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Research Article Open Access
Renal artery embolism (RAE) is a rare disease, and its clinical features and diagnostic tools are mysterious to most physicians. Anticoagulants, surgery, and thrombolytic therapies have been used to treat patients with RAE. However, there is no universal protocol for the proper management of RAE and the timing of treatment. This variation in treatment management further impairs the comparison of different therapies, complications and prognoses. We reported a RAE patient who underwent intra-arterial urokinase treatment. A detailed literature search found that the most common presentations of RAE are localized pain in the flank/abdomen, nausea and vomiting, and fever. A few laboratory abnormalities, including elevations of lactic dehydrogenase, C-reactive protein, and white cell count, as well as unexplained proteinuria and hematuria, are useful screening tools for RAE. A contrast-enhanced computed tomographic scan of the abdomen is currently the best diagnostic tool. Anticoagulants are an effective and safe treatment, resulting in a fair prognosis for RAE cases. The rates of mortality and long-term hemodialysis are low. Surgery and intra-arterial thrombolytic therapy should be reserved in cases where the aggressive preservation of residual renal function is necessary in patients with deteriorated renal function or only one functional kidney. In addition, concurrent and subsequent thrombolytic events in other organs are common in patients with RAE.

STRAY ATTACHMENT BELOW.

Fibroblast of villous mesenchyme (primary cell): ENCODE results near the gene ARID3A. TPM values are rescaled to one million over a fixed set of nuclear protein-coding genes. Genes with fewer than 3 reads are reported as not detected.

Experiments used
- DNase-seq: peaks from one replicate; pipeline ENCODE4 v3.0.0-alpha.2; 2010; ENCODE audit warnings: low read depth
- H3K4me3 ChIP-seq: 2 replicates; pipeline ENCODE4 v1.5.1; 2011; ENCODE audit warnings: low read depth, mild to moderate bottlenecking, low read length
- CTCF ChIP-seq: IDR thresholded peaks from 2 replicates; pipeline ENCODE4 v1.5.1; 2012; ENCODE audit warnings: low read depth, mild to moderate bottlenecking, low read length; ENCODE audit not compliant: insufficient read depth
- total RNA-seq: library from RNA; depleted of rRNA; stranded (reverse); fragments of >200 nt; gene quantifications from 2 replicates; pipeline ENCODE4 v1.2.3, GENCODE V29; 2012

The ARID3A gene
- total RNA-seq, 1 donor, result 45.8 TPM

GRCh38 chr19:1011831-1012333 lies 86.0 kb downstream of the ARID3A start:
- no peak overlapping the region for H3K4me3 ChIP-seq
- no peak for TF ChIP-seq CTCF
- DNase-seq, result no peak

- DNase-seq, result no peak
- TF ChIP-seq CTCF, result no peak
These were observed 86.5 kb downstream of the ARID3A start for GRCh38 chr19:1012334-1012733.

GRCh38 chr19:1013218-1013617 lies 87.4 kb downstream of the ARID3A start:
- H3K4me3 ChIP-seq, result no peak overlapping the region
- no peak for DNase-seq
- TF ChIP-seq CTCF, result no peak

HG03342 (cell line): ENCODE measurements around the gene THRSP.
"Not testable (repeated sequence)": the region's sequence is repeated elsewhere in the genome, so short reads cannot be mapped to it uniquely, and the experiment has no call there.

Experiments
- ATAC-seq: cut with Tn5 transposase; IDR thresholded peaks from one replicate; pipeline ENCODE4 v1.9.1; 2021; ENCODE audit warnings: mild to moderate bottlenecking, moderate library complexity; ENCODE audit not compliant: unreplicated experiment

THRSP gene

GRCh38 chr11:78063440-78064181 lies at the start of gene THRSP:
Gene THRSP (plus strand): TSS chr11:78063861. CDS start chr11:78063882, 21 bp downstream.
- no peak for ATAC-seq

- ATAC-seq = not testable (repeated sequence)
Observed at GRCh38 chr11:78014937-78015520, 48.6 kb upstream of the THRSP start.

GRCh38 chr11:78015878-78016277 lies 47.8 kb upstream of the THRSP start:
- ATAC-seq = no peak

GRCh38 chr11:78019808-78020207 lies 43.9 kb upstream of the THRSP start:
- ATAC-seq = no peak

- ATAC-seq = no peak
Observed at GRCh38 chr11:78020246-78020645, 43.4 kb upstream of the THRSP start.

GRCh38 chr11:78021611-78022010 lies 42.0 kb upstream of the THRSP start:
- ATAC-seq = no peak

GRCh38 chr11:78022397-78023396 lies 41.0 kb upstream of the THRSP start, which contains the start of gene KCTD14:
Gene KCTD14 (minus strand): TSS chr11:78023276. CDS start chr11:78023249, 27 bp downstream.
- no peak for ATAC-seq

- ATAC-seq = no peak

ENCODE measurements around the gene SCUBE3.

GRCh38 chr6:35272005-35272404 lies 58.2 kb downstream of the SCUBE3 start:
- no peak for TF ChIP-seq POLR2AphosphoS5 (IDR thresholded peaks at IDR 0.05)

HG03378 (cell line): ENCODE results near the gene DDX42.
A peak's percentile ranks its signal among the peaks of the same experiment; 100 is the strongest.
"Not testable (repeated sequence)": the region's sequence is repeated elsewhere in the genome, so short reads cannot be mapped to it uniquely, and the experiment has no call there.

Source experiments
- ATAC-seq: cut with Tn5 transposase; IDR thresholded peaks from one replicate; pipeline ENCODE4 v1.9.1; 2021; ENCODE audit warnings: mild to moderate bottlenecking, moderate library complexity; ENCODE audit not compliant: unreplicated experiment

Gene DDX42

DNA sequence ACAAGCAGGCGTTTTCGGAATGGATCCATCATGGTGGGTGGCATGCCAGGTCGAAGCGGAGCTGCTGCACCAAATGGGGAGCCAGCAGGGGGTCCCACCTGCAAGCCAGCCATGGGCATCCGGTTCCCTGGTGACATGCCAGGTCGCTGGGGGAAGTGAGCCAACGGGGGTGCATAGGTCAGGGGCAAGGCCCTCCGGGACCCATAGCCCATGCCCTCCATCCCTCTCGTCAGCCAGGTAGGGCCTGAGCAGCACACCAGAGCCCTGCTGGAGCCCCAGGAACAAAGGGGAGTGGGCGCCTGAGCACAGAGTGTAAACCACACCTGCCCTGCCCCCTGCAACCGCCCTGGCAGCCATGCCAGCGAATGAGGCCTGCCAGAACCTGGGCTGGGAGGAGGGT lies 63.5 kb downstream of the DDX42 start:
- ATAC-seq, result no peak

Renal infarction, Renal embolism, Anticoagulant,Prognosis, Diagnosis, General Internal Medicine